After his debut solo album, Robin's Reign, was completed, Robin Gibb began working on a second album in 1970 that never came out -- and might not have even been completed -- as by the end of the summer, the Bee Gees were back together again. It's uncertain whether this 20-song bootleg of (largely) unreleased circa-1970 Gibb solo material would have been (in whole or part) his second album, or if (as is far more likely) it's just a collection of tracks he was working on at the time, before the decision to cancel the LP. Whatever the case, it's unsurprisingly highly reminiscent of Robin's Reign (some of these might in fact be outtakes from Robin's Reign rather than from the unreleased LP), and not that far removed from the late-'60s Bee Gees: quality melodramatic British pop, grandiosely orchestrated. As with Robin's Reign, though, the orchestration tends toward the grander and puffier, and the songs even sadder and more bittersweet than the early Bee Gees, particularly since Robin's sing-sob takes all the vocals, lead and background. There is little rainier rainy-day music in all of rock history; "Engines, Aeroplanes" is virtually the only bouncy, upbeat tune on the CD. But the songs aren't quite up to the level of the best work by the early Bee Gees, coming off as a bit formulaic, though it's a good formula, no mistake. There are some moments of eerie beauty on songs like "A Very Special Day," "Iron in the Fire," and two songs on which he's only accompanied by shaky church-like organ, "Janice" and "You're Going Away." And throughout, there's self-absorbed lyrical enigma aplenty. Unfortunately the sound quality isn't so hot, sounding like nth-generation tapes where the highs have been tweaked and squashed. If the original tapes could be found and an official collection compiled from those, it would be a major archival release for Bee Gees fans. As it is, only obsessive Bee Gees fans will be able to put up with the trade-off of rarity versus subpar fidelity. The CD also includes mono versions of "Weekend" (from Robin's Reign) and "One Million Years" (his second solo single, which appeared on the German version of Robin's Reign), and the fidelity on these songs isn't optimal either, though it's better than the rest of the tracks.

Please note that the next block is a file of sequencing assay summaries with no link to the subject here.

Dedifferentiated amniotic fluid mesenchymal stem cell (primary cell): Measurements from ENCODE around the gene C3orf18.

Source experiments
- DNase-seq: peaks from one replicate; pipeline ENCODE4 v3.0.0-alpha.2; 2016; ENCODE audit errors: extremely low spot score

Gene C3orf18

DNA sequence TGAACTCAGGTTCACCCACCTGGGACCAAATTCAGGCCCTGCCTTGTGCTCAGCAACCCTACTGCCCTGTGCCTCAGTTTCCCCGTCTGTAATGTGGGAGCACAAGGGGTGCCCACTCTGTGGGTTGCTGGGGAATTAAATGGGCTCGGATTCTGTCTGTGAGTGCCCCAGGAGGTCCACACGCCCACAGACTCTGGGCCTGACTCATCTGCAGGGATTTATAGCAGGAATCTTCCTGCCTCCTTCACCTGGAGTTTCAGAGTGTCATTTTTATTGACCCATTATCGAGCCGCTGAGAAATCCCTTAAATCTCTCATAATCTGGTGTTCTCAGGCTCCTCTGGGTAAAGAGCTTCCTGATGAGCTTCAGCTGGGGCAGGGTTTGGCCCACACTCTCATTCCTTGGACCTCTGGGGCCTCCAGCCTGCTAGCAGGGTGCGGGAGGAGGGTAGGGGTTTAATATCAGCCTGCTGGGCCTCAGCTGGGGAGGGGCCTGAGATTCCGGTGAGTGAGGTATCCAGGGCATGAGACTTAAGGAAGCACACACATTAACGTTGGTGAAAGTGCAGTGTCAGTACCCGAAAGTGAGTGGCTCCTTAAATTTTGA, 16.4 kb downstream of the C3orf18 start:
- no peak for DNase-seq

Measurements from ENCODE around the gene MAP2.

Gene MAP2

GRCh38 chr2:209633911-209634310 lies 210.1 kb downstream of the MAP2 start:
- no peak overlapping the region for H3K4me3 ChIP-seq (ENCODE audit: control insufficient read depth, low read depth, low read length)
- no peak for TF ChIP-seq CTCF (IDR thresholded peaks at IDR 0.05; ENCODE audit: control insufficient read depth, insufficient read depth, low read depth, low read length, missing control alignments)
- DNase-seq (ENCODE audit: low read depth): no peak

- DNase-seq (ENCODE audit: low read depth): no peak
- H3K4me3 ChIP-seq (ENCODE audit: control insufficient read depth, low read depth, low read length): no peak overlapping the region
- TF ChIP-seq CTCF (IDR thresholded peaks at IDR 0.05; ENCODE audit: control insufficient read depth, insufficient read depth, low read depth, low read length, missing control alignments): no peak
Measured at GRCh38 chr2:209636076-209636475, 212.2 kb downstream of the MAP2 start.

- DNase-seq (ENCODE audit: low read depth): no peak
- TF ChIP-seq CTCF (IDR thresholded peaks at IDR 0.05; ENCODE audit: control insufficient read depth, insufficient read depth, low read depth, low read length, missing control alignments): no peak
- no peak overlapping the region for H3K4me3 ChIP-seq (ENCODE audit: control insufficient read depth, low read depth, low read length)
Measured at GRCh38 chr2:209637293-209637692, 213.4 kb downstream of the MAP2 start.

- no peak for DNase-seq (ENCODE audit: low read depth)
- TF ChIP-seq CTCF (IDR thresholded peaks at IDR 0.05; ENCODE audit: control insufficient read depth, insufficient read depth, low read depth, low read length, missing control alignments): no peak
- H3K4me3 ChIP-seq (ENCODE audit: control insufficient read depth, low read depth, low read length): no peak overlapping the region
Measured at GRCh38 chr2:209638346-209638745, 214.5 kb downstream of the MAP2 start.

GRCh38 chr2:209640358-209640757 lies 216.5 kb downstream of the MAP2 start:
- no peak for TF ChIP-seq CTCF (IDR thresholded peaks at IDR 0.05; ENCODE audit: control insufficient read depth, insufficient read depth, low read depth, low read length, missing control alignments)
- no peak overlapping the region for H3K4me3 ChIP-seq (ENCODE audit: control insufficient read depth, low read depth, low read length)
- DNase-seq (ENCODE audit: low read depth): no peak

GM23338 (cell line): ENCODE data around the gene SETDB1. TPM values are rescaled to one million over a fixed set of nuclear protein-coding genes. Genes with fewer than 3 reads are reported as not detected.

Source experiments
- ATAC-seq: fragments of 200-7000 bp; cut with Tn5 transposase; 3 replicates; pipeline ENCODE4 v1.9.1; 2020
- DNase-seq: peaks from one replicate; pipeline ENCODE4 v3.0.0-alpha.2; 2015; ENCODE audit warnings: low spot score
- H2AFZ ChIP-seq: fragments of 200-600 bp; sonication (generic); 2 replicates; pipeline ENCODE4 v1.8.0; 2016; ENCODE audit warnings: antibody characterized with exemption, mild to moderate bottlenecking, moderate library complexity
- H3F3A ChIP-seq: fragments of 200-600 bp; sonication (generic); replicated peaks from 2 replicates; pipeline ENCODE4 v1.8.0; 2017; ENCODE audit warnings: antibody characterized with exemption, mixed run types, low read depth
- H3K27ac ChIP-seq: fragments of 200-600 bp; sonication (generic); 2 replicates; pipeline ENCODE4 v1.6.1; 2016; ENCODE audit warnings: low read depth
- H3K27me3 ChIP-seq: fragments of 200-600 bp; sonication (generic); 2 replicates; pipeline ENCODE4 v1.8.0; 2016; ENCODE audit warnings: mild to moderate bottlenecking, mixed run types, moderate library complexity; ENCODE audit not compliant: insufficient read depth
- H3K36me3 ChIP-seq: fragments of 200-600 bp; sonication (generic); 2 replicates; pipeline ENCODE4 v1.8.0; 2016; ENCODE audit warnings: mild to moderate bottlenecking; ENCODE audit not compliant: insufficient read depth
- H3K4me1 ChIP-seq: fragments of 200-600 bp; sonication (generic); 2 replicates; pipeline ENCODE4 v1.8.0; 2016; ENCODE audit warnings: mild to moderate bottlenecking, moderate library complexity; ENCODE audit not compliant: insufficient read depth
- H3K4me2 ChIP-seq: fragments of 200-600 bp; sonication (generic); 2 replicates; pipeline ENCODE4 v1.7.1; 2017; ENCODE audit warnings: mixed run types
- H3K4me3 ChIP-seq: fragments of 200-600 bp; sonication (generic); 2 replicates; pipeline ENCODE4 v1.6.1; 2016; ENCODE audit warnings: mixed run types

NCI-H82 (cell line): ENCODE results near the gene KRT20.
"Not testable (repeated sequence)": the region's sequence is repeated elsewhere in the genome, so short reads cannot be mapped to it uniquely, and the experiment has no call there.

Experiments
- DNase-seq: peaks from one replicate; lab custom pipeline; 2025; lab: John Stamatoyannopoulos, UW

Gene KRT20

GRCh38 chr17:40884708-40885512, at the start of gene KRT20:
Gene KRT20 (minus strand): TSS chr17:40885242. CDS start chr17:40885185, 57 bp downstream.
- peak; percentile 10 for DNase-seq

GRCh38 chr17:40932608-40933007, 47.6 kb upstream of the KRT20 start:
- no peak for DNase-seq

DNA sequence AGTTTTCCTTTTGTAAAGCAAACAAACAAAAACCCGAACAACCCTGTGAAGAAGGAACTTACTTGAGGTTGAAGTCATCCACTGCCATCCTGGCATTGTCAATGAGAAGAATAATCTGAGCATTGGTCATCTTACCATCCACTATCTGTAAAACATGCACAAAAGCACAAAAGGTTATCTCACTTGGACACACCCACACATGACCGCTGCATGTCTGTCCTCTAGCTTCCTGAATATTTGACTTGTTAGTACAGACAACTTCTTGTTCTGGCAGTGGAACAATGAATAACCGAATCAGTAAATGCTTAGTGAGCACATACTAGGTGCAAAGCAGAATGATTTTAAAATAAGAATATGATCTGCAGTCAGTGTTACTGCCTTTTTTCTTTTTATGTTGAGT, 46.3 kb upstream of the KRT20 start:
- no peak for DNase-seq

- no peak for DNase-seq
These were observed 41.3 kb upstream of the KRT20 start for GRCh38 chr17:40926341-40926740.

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AllMusic Review by Richie Unterberger